|Publication number||US5559522 A|
|Application number||US 08/280,094|
|Publication date||Sep 24, 1996|
|Filing date||Jul 25, 1994|
|Priority date||Jul 25, 1994|
|Also published as||CA2153380A1, CA2153380C, DE69522870D1, DE69522870T2, EP0694985A1, EP0694985B1|
|Publication number||08280094, 280094, US 5559522 A, US 5559522A, US-A-5559522, US5559522 A, US5559522A|
|Inventors||Martin V. Seitz|
|Original Assignee||Motorola, Inc.|
|Export Citation||BiBTeX, EndNote, RefMan|
|Patent Citations (9), Non-Patent Citations (3), Referenced by (18), Classifications (14), Legal Events (9)|
|External Links: USPTO, USPTO Assignment, Espacenet|
This invention relates generally to the field of radiotelephones and more particularly to an apparatus for positioning an antenna attached to a radiotelephone.
A cellular radiotelephone system consists of a number of base stations and radiotelephone handsets. The user receives and places radiotelephone calls through the handset, which is in radio communication with one of the base stations.
A satellite radio communication system, such as the Iridium system, has a network of satellites, in a low earth polar orbit, that perform the same function as the base stations. These satellites transmit and receive signals from a handset to form a radiotelephone system, allowing users to place radiotelephone calls from anywhere in the world to anywhere in the world.
Unlike cellular systems, the satellites do not remain in the same place with respect to the surface of the earth. Since the satellite could be anywhere in the hemisphere above the user, the radiotelephone's antenna needs to have a gain pattern that covers the hemisphere above the user. Thus, designers have developed an antenna with a hemispherical gain pattern.
A user wishing to place a radiotelephone call needs to have the antenna of the radiotelephone oriented to communicate with any of the possible low earth orbit satellites. As shown in FIG. 5, a radiotelephone handset 10 has an antenna 12 with a hemispherical gain pattern 14. If a user 16 tilts the radiotelephone 10 and therefore the antenna 12, the gain pattern 14 will no longer be aligned with the potential locations of a satellite 18 in the radiotelephone system.
The prior art antenna positioning systems, shown in FIG. 1, orient the antenna 12 in the same plane as the body of the radiotelephone 10. When the user places the radiotelephone's speaker 20 against his ear and the radiotelephone's microphone 22 up to his mouth the antenna 12 naturally tilts at an angle φ with respect to vertical. This is undesirable because it causes a rotation of the antenna gain pattern 14 which can result in the radiotelephone not being able to communicate with a satellite 18 near the horizon.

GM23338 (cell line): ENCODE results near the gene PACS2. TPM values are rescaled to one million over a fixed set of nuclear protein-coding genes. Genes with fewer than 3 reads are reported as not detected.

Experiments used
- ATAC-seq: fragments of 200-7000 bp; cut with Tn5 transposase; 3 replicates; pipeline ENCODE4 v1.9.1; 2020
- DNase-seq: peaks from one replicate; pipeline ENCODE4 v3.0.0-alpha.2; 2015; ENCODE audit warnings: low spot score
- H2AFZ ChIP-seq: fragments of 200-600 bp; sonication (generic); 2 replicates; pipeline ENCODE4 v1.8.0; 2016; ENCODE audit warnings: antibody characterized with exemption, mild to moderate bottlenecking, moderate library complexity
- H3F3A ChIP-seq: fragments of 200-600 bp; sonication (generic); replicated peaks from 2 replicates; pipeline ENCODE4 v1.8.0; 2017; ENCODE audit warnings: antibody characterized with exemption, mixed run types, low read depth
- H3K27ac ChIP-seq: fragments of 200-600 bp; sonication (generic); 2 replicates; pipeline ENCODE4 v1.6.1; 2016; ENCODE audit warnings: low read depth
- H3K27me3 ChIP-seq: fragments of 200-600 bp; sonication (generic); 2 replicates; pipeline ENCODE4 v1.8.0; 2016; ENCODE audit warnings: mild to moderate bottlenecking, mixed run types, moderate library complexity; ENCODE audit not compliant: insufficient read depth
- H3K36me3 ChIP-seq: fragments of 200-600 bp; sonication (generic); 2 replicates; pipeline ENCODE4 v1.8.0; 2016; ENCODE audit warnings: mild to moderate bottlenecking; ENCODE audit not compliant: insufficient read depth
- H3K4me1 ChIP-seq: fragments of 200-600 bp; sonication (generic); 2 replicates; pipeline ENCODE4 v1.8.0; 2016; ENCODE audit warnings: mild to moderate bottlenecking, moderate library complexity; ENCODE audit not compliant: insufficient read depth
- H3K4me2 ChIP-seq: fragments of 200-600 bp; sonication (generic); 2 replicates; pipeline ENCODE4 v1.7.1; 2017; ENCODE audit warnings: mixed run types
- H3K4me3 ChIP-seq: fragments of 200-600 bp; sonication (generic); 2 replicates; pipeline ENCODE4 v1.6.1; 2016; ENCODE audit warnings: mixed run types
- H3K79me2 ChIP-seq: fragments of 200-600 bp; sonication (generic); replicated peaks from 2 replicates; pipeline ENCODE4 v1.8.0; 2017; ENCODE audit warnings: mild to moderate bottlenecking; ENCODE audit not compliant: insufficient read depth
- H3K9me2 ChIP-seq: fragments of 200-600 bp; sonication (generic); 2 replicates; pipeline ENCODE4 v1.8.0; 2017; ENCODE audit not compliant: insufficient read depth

Thus there exists a need for an antenna positioning apparatus that orients the antenna in a vertical position during normal use.
FIG. 1 is a sketch of a person holding a radiotelephone with a prior art antenna positioning apparatus;
FIG. 2 is a sketch of a person holding a radiotelephone with an antenna positioning apparatus of this application;
FIG. 3 is an exploded view of a radiotelephone with the antenna positioning apparatus of this application;
FIG. 4 is a perspective view of the antenna;
FIG. 5 is a sketch showing an antenna gain pattern for the type of antenna used with the antenna positioning apparatus of this application; and
FIG. 6 is a perspective view of a radiotelephone with antenna positioning apparatus of this application.
A solution to the antenna position problem requires an apparatus that locates the antenna 12 at an angle φ from a plane 24 defined by a front face 26 of the radiotelephone 10 (see FIG. 2). For a typical radiotelephone the angle φ is around 15 degrees. A mechanism for positioning the antenna 12 at an angle φ when in the active position is shown in FIG. 3. The radiotelephone 10 has the front face 26, two side surfaces 28, a bottom surface 30, a back surface 32 and a top surface 34. An attaching surface 36 defines a plane that intersects the plane 24, defined by the front face 26, at an angle φ/2. A pin 38 is positioned on the attaching surface 36.